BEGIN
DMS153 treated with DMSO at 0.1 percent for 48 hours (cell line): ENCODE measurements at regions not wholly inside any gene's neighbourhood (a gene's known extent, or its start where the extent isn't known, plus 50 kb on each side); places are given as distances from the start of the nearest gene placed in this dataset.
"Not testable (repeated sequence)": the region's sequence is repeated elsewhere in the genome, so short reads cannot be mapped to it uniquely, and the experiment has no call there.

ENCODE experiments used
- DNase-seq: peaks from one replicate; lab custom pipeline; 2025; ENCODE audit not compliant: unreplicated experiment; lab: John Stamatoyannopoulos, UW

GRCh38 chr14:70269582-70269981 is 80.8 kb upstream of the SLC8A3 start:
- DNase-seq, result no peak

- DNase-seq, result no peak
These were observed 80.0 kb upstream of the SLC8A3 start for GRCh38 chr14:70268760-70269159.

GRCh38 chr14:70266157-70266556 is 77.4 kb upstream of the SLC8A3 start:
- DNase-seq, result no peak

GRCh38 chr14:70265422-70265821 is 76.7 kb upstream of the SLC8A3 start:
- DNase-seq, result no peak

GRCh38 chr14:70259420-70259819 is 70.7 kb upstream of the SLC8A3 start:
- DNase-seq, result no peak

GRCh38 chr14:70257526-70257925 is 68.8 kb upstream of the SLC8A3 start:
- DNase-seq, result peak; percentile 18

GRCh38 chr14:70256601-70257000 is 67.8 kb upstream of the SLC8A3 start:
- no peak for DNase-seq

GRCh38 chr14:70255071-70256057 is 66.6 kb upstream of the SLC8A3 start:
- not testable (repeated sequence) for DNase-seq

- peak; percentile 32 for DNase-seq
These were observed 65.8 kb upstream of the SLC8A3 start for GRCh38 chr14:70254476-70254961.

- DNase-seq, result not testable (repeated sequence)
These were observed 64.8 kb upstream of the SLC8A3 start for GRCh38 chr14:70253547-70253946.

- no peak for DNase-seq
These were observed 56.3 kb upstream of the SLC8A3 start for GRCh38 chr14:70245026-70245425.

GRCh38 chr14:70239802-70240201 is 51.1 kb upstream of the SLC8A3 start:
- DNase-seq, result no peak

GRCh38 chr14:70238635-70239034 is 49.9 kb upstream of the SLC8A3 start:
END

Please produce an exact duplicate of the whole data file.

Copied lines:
DMS153 treated with DMSO at 0.1 percent for 48 hours (cell line): ENCODE measurements at regions not wholly inside any gene's neighbourhood (a gene's known extent, or its start where the extent isn't known, plus 50 kb on each side); places are given as distances from the start of the nearest gene placed in this dataset.
"Not testable (repeated sequence)": the region's sequence is repeated elsewhere in the genome, so short reads cannot be mapped to it uniquely, and the experiment has no call there.

ENCODE experiments used
- DNase-seq: peaks from one replicate; lab custom pipeline; 2025; ENCODE audit not compliant: unreplicated experiment; lab: John Stamatoyannopoulos, UW

GRCh38 chr14:70269582-70269981 is 80.8 kb upstream of the SLC8A3 start:
- DNase-seq, result no peak

- DNase-seq, result no peak
These were observed 80.0 kb upstream of the SLC8A3 start for GRCh38 chr14:70268760-70269159.

GRCh38 chr14:70266157-70266556 is 77.4 kb upstream of the SLC8A3 start:
- DNase-seq, result no peak

GRCh38 chr14:70265422-70265821 is 76.7 kb upstream of the SLC8A3 start:
- DNase-seq, result no peak

GRCh38 chr14:70259420-70259819 is 70.7 kb upstream of the SLC8A3 start:
- DNase-seq, result no peak

GRCh38 chr14:70257526-70257925 is 68.8 kb upstream of the SLC8A3 start:
- DNase-seq, result peak; percentile 18

GRCh38 chr14:70256601-70257000 is 67.8 kb upstream of the SLC8A3 start:
- no peak for DNase-seq

GRCh38 chr14:70255071-70256057 is 66.6 kb upstream of the SLC8A3 start:
- not testable (repeated sequence) for DNase-seq

- peak; percentile 32 for DNase-seq
These were observed 65.8 kb upstream of the SLC8A3 start for GRCh38 chr14:70254476-70254961.

- DNase-seq, result not testable (repeated sequence)
These were observed 64.8 kb upstream of the SLC8A3 start for GRCh38 chr14:70253547-70253946.

- no peak for DNase-seq
These were observed 56.3 kb upstream of the SLC8A3 start for GRCh38 chr14:70245026-70245425.

GRCh38 chr14:70239802-70240201 is 51.1 kb upstream of the SLC8A3 start:
- DNase-seq, result no peak

GRCh38 chr14:70238635-70239034 is 49.9 kb upstream of the SLC8A3 start: